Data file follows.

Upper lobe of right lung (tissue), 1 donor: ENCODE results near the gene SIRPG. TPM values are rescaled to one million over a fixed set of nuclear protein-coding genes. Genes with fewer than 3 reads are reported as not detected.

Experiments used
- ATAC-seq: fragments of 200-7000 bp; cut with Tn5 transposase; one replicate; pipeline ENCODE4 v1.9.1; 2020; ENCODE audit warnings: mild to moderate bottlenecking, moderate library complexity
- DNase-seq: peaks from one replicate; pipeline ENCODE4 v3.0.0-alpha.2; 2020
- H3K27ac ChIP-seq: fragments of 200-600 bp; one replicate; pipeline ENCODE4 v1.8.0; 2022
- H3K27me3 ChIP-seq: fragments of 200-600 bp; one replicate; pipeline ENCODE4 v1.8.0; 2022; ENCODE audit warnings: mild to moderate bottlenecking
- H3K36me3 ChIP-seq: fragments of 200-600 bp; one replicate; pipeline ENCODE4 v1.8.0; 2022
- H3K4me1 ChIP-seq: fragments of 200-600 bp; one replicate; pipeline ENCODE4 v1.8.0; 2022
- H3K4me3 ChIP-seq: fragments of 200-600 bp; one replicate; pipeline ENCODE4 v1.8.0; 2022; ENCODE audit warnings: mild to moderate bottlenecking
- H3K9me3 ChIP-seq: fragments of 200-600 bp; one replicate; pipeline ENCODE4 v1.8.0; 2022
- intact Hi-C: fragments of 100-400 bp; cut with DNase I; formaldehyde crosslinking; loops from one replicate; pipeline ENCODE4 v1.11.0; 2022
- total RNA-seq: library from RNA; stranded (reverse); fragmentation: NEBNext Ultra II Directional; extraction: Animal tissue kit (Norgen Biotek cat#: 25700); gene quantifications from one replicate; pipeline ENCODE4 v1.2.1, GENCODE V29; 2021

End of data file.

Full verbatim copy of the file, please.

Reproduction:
Upper lobe of right lung (tissue), 1 donor: ENCODE results near the gene SIRPG. TPM values are rescaled to one million over a fixed set of nuclear protein-coding genes. Genes with fewer than 3 reads are reported as not detected.

Experiments used
- ATAC-seq: fragments of 200-7000 bp; cut with Tn5 transposase; one replicate; pipeline ENCODE4 v1.9.1; 2020; ENCODE audit warnings: mild to moderate bottlenecking, moderate library complexity
- DNase-seq: peaks from one replicate; pipeline ENCODE4 v3.0.0-alpha.2; 2020
- H3K27ac ChIP-seq: fragments of 200-600 bp; one replicate; pipeline ENCODE4 v1.8.0; 2022
- H3K27me3 ChIP-seq: fragments of 200-600 bp; one replicate; pipeline ENCODE4 v1.8.0; 2022; ENCODE audit warnings: mild to moderate bottlenecking
- H3K36me3 ChIP-seq: fragments of 200-600 bp; one replicate; pipeline ENCODE4 v1.8.0; 2022
- H3K4me1 ChIP-seq: fragments of 200-600 bp; one replicate; pipeline ENCODE4 v1.8.0; 2022
- H3K4me3 ChIP-seq: fragments of 200-600 bp; one replicate; pipeline ENCODE4 v1.8.0; 2022; ENCODE audit warnings: mild to moderate bottlenecking
- H3K9me3 ChIP-seq: fragments of 200-600 bp; one replicate; pipeline ENCODE4 v1.8.0; 2022
- intact Hi-C: fragments of 100-400 bp; cut with DNase I; formaldehyde crosslinking; loops from one replicate; pipeline ENCODE4 v1.11.0; 2022
- total RNA-seq: library from RNA; stranded (reverse); fragmentation: NEBNext Ultra II Directional; extraction: Animal tissue kit (Norgen Biotek cat#: 25700); gene quantifications from one replicate; pipeline ENCODE4 v1.2.1, GENCODE V29; 2021